The United Nations says humanitarian needs in refugee camps in Cameroon are increasing, exceeding the means available to take care of the growing number of refugees. But some of the refugees have empowered themselves by making use of resources around them to earn a living for their families. At Gado refugee camp in eastern Cameroon, 200 refugee women have developed a fish pond by a river and are supplying fish not only to people in need in the camp but to surrounding villages.
More than a hundred women sing here on the side of a river at Gado near the United Nations refugee camp. It is a day of harvest and many refugees have come to buy. Among the fish farmers is 31-year-old Christine Mboula, a Central African Refugee who has been living in the camp for two years. Her laughs are indicative of how happy she is to raise money from the sale of the fish and then carry some of her catch home for her family.
Mboula says she has come to the river to collect and sell fish so as to help her family. She says the activity has kept them going.
Christine says she had been jobless and poor and could not take care of her three children. She lost her husband in the fighting in C.A.R. and relied on food aid from the United Nations, which she says was never enough.
Boniface Nyado, head of the World Food Program office in the eastern Cameroon town of Bertoua says the inland fish aquaculture program was started in the area in June 2017 by the World Food Program to attend to the needs of C.A.R. refugees and their host communities.
He says they initiated the project when they noticed that the locality had high fishing potential and at the same time there was insufficient food and a deficit in protein needed by the host communities and refugees. He says they brought groups of 200 refugees and host community members who work in the fishing area for six months, harvest and sell the fish and then create their own fish ponds to help them raise revenue and protein.
The refugees and host community members receive business training, emphasizing savings and loan best practices, technical support that includes how to produce low-cost fish food pellets, and other innovative ideas from the World Food Program.
The host communities are involved in efforts to stop any potential conflict that may arise from using water and other resources.
The W.F.P. says the savings and loan program in Gado is part of a new response to the massive displacement of people from C.A.R. to Cameroon and the effects it has on host communities.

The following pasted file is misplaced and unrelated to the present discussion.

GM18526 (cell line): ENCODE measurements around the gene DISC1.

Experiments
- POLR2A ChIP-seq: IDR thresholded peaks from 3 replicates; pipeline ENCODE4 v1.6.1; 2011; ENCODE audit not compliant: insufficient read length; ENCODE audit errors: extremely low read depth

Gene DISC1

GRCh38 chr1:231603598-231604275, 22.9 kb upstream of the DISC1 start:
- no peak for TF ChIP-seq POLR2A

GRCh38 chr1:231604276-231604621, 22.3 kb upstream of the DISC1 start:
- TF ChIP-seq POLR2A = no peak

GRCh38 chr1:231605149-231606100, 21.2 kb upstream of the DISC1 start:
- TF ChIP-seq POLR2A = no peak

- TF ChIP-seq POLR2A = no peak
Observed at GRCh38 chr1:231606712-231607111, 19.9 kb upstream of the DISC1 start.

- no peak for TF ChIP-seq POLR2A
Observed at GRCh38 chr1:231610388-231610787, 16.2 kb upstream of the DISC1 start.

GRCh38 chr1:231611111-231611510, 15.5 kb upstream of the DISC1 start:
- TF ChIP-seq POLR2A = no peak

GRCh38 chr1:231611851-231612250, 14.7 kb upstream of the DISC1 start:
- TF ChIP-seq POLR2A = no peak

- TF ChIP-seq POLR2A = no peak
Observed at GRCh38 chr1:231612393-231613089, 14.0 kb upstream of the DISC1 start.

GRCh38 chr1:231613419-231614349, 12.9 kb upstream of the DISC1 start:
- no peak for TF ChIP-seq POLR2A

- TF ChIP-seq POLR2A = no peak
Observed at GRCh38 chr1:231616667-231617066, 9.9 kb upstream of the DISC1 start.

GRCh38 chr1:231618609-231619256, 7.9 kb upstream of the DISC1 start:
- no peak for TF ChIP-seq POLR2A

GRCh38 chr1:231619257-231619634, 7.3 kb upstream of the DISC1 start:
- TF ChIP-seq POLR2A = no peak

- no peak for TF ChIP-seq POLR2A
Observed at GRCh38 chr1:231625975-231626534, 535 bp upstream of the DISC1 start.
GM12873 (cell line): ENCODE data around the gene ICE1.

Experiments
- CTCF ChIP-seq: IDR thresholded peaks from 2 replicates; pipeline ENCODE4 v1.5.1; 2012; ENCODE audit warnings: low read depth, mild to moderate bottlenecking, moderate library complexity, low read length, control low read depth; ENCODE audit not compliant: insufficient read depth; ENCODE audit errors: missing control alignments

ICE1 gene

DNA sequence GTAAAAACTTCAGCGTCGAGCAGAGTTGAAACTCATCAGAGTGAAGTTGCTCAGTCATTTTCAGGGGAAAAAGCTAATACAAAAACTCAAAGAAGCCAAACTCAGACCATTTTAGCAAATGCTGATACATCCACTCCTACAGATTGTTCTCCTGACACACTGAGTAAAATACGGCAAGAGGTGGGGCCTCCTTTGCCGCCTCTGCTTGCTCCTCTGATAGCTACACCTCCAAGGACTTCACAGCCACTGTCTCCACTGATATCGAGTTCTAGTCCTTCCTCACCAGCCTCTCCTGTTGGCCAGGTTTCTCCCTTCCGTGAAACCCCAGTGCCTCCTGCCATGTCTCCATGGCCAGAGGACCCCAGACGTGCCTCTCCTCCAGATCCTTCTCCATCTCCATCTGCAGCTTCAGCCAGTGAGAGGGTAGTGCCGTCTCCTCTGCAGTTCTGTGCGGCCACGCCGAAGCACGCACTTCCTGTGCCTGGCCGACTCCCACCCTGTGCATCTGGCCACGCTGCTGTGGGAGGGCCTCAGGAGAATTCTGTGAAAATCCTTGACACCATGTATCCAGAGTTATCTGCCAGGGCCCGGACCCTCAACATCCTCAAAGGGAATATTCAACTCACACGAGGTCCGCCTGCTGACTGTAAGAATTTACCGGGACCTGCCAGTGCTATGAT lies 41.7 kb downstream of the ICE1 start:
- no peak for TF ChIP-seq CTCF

Barely 1,000 C.A.R. refugees were here at Gado at the beginning of 2017. Today, close to 25,000 people are seeking refuge and trying to survive as tensions in the central African state continue.
Allegra Baiocchi, resident coordinator of the UN system in Cameroon says the aquaculture program was initiated to support the refugees and empower them rather than have them be dependent on resources that are overstretched and slow to come.
“Our response is underfunded. We need to remember the refugees population and the impact this has on the host communities and we need to do more,” she said. “Overall, the humanitarian response in Cameroon is 40 percent funded. When it comes to refugees, that figure comes down to 20 percent. There is not more we can do with 20 percent of the funding. After three years, what the people are asking us is to give them more long term support. To start putting them on the path of recovery and of development.”
The United Nations raised only $148 million of the 390 million dollars it needed up to the end of last September. The UN says by January, the needs of the refugees will increase to 498 million dollars.
C.A.R. plunged into turmoil in 2013 when the government of the majority Christian nation was overthrown by Muslim rebels, setting off a wave of sectarian fighting.
Christians, fearing reprisal attacks from the Muslim ex-rebels who controlled Central African Republic, fled for safety.
At least two-point-two million are finding it difficult to feed themselves and in May of this year, the U.N. refugee agency said that there were more than 500,000 internally displaced persons in the country.